in search of the perfect leaf
Tobacco (Nicotiana tabacum L) is a herbaceous perennial belonging to the Solanaceae family. It is considered an annual plant despite the fact that it produces new shoots when cut. It possesses a herbaceous, straight, woody stem, with large, full leaves that almost embrace the stem. They are pale green, although their coloration varies according to the species. Once adequately processed, these are smoked, inhaled or chewed.
Tobacco leaves contain, in varying quantities depending on the species, the cultivation conditions and the desiccation and fermentation treatments, an alkaloid (nicotine) that stimulates the nervous system. Moreover, nicotine stimulates the secretion of adrenaline.
The plant is native to the American continent, specifically the Andes area, between Peru and Ecuador. The first crops developed between 5 and 3 thousand years BC. Inhaling and exhaling tobacco smoke was one of many ways of consuming it in South America, since it was inhaled through the nose, chewed, eaten and rubbed on the body, among other uses. When America was colonized, tobacco consumption had extended throughout the continent. Europeans learned about tobacco in 1492, with the arrival of Christopher Columbus and his expeditionary settlers to the Caribbean islands, where its use was habitual. Afterwards, it reached Europe through Spain and Portugal, where Jean Nicot, the French Ambassador to that country, introduced it to France. By 1531, the Spaniards were planting tobacco in the island of Hispaniola for comercial purposes.
Tobacco is better cultivated in tropical regions, with warm and humid climates. It grows well under uniform temperatures. In these climates, the leaves transpire less and their thickness decreases, making them finer. Cultivation is recommended at heights that range from 0 to 600 meters above sea level. The optimal cultivation temperature varies between 18 and 28 degrees Celsius. During its growth phase in seedbeds, it requires temperatures greater than 16oC. Dryer and warmer climates produce a shorter leaf with higher nicotine content. Sufficient water and high humidity produce larger leaves.
The best known variety is the Virginia. It is the most cultivated and its name comes from the state of Virginia, where it originated. It has a lighter color and lower nicotine content than the other varieties. The second most cultivated variety on the planet is the Burley, native to the state of Kentucky, which is stronger than the Virginia and is the most used in aromatic mixtures. In the Dominican Republic, the Piloto Cubano (Havanensis) variety is very popular and is used for the production of cigars. There is also a premium selection of leaves produced as wrappers for cigars.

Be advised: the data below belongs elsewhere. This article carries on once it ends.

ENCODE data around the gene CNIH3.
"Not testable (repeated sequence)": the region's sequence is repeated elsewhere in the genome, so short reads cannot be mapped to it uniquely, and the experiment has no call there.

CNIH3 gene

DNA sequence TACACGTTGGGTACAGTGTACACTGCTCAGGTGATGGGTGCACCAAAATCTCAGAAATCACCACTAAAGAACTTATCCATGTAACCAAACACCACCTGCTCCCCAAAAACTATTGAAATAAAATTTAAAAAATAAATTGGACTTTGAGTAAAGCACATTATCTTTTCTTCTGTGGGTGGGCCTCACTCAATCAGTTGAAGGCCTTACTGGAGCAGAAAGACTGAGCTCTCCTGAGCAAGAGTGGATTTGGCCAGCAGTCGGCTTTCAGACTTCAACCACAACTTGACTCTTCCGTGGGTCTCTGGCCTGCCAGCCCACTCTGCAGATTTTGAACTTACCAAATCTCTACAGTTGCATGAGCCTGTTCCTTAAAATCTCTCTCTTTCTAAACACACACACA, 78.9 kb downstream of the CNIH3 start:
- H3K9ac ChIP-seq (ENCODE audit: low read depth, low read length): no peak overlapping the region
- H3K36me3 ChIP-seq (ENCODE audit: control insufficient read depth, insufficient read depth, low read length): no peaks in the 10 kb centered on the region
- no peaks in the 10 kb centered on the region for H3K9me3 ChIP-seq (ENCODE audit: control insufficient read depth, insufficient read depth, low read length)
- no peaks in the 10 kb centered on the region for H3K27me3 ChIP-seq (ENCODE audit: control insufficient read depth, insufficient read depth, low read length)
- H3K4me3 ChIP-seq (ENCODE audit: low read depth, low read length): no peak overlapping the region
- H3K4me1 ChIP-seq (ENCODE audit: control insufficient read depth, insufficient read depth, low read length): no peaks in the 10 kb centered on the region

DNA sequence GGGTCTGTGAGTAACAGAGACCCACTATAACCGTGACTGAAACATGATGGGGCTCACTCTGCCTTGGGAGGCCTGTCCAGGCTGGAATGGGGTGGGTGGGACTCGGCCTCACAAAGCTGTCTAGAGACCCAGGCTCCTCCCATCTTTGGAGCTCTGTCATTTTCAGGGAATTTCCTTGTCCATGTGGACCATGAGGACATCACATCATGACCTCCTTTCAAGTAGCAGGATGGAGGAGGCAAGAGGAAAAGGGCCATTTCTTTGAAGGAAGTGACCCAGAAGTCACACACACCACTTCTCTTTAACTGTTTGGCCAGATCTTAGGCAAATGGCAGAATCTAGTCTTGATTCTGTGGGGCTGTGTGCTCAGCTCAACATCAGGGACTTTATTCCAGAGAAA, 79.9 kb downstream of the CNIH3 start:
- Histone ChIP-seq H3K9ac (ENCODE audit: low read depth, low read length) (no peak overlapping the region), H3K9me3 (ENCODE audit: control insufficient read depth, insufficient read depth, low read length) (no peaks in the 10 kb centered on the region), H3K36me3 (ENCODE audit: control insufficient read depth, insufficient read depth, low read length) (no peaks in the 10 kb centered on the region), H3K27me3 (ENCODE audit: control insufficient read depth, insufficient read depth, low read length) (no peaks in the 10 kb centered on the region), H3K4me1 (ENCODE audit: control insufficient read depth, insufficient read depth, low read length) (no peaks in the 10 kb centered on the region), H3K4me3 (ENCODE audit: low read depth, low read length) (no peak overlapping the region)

Tobacco planting and production in the Dominican Republic
Hispaniola was the first territory in the world where tobacco was grown for commercial purposes, with the first plantations dating back to 1531. Despite constant prohibitions, landowners and independent merchants, whose knowledge was passed down for generations, formed a tobacco business around the town of Santiago. When the island came under French rule in 1795, tobacco exports to the European market grew. In 1870, a new era began for the Dominican Republic with the arrival of large capital investments, basically in sugarcane plantations, but tobacco continued to be the main crop for a large number of small farmers in the Cibao (northern region). In 1889, a Dutch company was established in Santiago, mounting a large-scale production. During the first decade of the 20th century, La Habanera and La Aurora were founded. Both had significant incidence on the cultivation and commercialization of tobacco and cigars. It is estimated that by 1907 the country had 87 tobacco factories and 25 cigar shops.
From 1930 on, important technological changes were implemented in the cultivation and processing of tobacco. Around 1959, several Cuban experts arrived in the country and founded the Tobacco Institute, promoting the cultivation of this crop. Tobacco cultivation and production have gone through highs and lows during the last 40 years. Nevertheless, during the same period, the cultivation of the Piloto Cubano variety practically doubled, encompassing about 15,105 hectares planted by 1998, a period in which the largest yield of this variety was achieved.
Tobacco and cigar exportation and its contribution to the national economy
The production of the Piloto Cubano variety, introduced in the country at the beginning of the 1960s, and the fact that we have been able to produce a leaf with the same quality as the Cuban tobacco from which it originated, helped to give life to Dominican tobacco. This attracted international firms to the country and resulted in the formation of other companies, turning the Dominican Republic into the foremost producer and exporter of premium handmade cigars in the world. In fact, in 2012 exports of cigars produced by industrial free zones exceeded US$500 million, including hand rolled cigars, which are highly coveted, as well as machine produced cigars. Additionally, outside the industrial free zones, US$12.3 million were exported between tobacco leaves and manufactured tobacco exports.
In addition to the foreign exchange revenue it generates, another significant contribution of tobacco is that in the last decades it has been one of the main sources of employment in the Dominican countryside. It is currently estimated that more than five thousand active harvesters exist, besides the thousands of Dominicans who work in the production of cigars for exportation.